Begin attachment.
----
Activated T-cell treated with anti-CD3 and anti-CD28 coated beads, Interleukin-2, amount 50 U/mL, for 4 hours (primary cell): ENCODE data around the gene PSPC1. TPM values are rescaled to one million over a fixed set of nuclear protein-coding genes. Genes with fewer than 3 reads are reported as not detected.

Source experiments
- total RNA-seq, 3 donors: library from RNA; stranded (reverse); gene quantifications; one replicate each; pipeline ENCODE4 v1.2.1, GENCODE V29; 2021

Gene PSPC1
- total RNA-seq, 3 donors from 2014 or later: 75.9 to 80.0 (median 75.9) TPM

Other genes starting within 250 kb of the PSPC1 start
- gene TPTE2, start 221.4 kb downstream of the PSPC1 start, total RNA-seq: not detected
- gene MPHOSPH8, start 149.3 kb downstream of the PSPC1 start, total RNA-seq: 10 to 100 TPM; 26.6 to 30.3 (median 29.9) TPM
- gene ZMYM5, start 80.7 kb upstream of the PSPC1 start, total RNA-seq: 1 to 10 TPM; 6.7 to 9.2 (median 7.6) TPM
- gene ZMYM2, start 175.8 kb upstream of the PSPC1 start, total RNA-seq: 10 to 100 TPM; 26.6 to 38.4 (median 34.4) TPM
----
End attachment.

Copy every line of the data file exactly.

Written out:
Activated T-cell treated with anti-CD3 and anti-CD28 coated beads, Interleukin-2, amount 50 U/mL, for 4 hours (primary cell): ENCODE data around the gene PSPC1. TPM values are rescaled to one million over a fixed set of nuclear protein-coding genes. Genes with fewer than 3 reads are reported as not detected.

Source experiments
- total RNA-seq, 3 donors: library from RNA; stranded (reverse); gene quantifications; one replicate each; pipeline ENCODE4 v1.2.1, GENCODE V29; 2021

Gene PSPC1
- total RNA-seq, 3 donors from 2014 or later: 75.9 to 80.0 (median 75.9) TPM

Other genes starting within 250 kb of the PSPC1 start
- gene TPTE2, start 221.4 kb downstream of the PSPC1 start, total RNA-seq: not detected
- gene MPHOSPH8, start 149.3 kb downstream of the PSPC1 start, total RNA-seq: 10 to 100 TPM; 26.6 to 30.3 (median 29.9) TPM
- gene ZMYM5, start 80.7 kb upstream of the PSPC1 start, total RNA-seq: 1 to 10 TPM; 6.7 to 9.2 (median 7.6) TPM
- gene ZMYM2, start 175.8 kb upstream of the PSPC1 start, total RNA-seq: 10 to 100 TPM; 26.6 to 38.4 (median 34.4) TPM